You have a lot of solid aspects in play. It looks like kind of a tough environment (street clothes at an amusement park with a rim that may or may not be legit) so it's tough to draw any big time conclusions.
One of the primary aspects that stuck out to me was your follow through. For starters, the fact you have a legitimate follow-through at all already puts you ahead of many folks. Still, I would recommend extending that follow-through further upward upon the initial release of your shot.
For example, on some jumpers, if you freeze frame, your follow through is almost directly in front of your body, like a zombie or Frankenstein. On other shots, your initial follow through is once again in front of your body, but you try to raise it up at the end (which is a start).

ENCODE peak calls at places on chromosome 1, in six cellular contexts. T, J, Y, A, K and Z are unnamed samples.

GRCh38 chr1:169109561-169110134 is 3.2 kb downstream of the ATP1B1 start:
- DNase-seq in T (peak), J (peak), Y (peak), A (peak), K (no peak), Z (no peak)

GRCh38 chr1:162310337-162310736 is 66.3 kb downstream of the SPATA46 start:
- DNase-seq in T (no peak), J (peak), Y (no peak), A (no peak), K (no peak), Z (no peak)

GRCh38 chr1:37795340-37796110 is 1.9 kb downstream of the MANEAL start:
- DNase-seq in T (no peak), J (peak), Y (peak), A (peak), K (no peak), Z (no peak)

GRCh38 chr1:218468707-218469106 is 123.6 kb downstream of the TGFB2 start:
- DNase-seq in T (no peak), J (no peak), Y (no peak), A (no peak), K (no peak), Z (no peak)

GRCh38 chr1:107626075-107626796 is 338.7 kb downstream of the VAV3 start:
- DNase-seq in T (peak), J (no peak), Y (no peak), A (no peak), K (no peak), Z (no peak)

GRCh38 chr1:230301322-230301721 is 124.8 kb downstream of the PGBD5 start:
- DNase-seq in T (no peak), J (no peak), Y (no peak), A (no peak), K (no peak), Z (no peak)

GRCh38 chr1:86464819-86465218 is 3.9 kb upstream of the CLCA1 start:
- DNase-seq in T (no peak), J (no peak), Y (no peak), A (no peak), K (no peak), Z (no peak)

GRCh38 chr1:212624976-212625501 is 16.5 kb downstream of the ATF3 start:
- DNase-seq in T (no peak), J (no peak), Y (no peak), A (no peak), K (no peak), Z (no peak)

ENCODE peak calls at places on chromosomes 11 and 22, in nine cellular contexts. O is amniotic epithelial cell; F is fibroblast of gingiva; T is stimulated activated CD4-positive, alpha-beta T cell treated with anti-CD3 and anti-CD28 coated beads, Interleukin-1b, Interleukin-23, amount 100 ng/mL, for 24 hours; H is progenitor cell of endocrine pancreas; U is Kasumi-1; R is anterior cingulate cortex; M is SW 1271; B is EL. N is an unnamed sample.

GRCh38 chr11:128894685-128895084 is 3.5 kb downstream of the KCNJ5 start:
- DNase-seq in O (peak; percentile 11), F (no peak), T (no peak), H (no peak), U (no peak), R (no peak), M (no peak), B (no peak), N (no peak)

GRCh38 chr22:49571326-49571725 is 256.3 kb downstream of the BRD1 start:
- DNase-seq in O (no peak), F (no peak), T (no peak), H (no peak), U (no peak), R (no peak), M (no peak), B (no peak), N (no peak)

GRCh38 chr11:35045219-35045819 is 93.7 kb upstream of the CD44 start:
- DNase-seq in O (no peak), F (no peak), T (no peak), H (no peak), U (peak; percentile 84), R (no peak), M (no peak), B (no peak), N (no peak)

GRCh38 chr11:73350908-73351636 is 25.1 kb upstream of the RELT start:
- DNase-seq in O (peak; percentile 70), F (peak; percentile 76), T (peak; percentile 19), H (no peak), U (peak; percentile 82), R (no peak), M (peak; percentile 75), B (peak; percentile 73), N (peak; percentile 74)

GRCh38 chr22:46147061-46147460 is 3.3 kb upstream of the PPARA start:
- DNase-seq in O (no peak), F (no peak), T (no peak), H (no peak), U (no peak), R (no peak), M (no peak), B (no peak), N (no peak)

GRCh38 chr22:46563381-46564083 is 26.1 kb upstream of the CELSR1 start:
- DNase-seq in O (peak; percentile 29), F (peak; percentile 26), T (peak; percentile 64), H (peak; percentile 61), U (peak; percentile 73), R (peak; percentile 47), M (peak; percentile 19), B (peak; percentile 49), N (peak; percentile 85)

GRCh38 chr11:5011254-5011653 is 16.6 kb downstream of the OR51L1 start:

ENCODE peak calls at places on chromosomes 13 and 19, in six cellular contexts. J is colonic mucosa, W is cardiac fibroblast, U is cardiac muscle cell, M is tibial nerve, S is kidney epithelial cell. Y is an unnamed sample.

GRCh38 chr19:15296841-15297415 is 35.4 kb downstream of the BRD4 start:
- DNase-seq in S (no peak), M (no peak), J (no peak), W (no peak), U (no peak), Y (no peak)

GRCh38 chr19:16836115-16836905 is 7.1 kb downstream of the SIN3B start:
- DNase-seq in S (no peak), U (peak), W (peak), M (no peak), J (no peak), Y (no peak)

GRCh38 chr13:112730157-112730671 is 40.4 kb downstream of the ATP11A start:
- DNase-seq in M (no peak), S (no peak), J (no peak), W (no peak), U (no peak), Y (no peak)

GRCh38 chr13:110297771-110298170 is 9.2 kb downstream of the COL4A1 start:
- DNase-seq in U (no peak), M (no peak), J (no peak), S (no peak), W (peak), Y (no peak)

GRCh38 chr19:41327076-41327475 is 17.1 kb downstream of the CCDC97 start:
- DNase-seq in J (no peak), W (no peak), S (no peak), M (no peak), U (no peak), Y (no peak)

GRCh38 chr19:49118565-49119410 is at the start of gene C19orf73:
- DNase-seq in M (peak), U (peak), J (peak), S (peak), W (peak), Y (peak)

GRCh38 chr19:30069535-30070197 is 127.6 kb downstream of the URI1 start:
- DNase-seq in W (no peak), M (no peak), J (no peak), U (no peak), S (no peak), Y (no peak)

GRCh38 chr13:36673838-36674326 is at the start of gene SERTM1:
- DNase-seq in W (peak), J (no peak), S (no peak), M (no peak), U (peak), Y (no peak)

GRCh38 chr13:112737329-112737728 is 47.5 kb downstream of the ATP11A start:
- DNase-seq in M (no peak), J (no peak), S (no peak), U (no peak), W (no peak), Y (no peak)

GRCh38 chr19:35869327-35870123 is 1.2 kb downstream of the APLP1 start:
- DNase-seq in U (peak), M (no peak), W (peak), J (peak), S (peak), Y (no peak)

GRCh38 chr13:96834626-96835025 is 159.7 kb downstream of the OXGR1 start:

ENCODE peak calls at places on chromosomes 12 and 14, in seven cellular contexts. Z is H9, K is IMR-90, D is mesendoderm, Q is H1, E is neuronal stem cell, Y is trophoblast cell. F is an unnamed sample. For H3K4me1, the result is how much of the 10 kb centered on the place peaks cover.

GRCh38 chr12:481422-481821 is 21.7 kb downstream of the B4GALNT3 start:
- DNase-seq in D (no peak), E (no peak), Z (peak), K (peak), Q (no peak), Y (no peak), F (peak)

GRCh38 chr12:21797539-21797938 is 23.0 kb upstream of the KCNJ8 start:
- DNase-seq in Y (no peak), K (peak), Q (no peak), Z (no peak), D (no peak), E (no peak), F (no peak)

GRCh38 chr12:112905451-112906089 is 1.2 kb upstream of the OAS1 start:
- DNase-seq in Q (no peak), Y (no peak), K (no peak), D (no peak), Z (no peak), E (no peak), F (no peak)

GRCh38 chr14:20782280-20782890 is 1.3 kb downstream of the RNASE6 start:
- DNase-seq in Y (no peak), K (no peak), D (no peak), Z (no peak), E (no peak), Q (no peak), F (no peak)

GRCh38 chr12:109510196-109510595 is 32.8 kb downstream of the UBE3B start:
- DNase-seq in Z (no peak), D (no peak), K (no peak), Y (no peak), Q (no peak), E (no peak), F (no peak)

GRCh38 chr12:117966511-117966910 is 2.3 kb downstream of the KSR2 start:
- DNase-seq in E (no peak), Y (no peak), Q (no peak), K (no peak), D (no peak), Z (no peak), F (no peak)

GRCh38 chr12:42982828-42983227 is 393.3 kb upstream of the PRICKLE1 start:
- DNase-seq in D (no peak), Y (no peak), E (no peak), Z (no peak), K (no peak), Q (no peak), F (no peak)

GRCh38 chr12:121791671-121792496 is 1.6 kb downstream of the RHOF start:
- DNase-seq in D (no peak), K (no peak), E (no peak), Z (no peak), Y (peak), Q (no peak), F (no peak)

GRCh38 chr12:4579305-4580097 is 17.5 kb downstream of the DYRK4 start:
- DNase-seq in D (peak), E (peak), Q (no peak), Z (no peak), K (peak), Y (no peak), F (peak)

I'd say, we'd want your follow through to be up in the air and high right from the start. Growing up, I was told to shoot as if I were firing out of a telephone booth. What would happen if you followed through in the manner you did in your video while trying to shoot out of a phone booth?
If your push-like follow through was a means of getting the ball to the hoop from that distance, then I would also suggest using your legs more readily. If power is an issue, legs are often the answer. Establish a lower base from the start and explode upward upon your release. I tend to go flat-footed while shooting sometimes and once I remind myself to jump more, it's pretty crazy how much easier the shots begin to feel.
Most of your shots are short.. that's a tell-tale sign that you're not using your legs at all and it's mostly upper body. Use your legs and don't worry too much about the arc of the ball.. just aim and follow through with your shooting hand pointing towards the rim.
Also, you're not having a stable base at all.. stand firmly on the ground, shoulder width apart and less of a tip-toe action.
Hope this helps.. good luck!
Last edited by The Immortal : 08-30-2014 at 05:29 PM.